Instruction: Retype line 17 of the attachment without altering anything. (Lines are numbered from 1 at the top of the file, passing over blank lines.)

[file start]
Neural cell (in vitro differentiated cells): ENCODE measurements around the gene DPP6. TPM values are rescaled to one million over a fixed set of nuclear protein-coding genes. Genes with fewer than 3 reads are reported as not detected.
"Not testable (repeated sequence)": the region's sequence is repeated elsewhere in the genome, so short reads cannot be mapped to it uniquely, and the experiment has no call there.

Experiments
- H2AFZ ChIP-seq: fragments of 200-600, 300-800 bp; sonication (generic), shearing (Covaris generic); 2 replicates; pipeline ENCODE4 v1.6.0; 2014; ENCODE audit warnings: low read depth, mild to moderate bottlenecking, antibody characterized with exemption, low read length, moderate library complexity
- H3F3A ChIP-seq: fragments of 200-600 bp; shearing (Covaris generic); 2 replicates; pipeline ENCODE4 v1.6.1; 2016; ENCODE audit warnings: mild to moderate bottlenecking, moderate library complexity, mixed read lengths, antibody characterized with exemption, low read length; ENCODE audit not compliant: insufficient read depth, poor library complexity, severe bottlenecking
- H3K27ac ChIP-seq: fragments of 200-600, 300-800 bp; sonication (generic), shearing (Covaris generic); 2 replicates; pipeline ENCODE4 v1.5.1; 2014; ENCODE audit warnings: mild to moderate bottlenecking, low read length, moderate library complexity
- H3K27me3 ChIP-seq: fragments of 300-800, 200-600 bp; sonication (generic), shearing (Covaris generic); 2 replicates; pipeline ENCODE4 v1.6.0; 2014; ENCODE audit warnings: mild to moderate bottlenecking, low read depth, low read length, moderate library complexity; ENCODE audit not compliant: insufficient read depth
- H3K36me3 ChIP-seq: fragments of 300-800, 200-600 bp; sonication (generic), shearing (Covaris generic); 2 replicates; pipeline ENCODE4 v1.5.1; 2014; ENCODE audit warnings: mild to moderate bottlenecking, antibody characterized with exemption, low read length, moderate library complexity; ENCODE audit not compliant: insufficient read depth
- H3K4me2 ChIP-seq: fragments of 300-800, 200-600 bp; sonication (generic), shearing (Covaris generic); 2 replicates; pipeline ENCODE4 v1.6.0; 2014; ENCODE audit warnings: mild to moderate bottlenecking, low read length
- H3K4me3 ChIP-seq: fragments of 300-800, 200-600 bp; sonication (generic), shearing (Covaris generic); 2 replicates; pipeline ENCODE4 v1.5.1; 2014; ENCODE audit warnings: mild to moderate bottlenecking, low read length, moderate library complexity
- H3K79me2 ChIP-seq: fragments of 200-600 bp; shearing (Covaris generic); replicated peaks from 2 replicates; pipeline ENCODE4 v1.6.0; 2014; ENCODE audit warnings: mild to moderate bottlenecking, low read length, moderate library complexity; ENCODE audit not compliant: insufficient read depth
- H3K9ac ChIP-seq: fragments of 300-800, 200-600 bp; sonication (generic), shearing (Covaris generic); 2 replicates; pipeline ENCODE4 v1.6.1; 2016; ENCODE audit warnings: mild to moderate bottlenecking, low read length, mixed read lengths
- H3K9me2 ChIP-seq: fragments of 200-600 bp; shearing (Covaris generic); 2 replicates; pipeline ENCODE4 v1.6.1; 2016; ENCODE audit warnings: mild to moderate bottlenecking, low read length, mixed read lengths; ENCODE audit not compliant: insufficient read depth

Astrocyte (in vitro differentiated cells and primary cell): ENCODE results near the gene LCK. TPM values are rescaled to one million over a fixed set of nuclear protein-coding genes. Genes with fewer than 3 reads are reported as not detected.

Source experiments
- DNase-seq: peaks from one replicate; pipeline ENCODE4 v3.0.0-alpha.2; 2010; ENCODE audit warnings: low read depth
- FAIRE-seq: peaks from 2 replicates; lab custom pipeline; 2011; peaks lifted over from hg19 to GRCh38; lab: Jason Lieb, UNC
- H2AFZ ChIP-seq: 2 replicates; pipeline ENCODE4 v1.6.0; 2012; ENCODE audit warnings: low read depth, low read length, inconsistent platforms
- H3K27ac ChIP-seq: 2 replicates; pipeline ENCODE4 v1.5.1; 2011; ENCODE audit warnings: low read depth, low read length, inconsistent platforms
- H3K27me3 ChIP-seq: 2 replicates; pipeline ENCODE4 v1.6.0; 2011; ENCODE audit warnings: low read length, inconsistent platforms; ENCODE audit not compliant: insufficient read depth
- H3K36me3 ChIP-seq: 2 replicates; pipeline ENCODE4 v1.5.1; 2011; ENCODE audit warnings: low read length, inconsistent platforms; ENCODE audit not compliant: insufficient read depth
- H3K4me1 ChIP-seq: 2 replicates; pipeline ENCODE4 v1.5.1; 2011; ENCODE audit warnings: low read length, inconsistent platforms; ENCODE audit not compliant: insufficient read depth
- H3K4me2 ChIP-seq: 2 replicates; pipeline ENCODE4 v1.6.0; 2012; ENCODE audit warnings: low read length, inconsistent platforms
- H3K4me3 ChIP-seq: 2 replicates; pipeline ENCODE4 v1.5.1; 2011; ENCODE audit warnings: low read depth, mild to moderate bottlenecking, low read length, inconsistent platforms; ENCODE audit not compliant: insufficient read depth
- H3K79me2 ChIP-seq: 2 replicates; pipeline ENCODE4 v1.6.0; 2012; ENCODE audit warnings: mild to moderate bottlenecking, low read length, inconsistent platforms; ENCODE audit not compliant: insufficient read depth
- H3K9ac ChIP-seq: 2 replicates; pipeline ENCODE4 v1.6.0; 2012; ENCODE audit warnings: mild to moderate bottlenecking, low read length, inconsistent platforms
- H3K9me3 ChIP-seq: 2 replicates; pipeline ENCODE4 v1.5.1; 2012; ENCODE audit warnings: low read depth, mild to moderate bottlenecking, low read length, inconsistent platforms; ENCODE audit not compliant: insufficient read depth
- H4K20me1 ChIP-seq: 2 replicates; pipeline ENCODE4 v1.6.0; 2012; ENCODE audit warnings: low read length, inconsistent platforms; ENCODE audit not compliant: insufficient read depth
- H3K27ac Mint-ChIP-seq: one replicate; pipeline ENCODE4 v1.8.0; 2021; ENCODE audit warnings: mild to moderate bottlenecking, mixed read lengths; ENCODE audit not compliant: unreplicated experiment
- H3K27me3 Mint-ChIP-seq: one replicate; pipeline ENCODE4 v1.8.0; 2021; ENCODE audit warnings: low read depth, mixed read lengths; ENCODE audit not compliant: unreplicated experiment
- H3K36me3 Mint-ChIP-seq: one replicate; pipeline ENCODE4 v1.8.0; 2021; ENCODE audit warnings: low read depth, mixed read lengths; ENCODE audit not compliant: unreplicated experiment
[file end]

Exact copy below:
- FAIRE-seq: peaks from 2 replicates; lab custom pipeline; 2011; peaks lifted over from hg19 to GRCh38; lab: Jason Lieb, UNC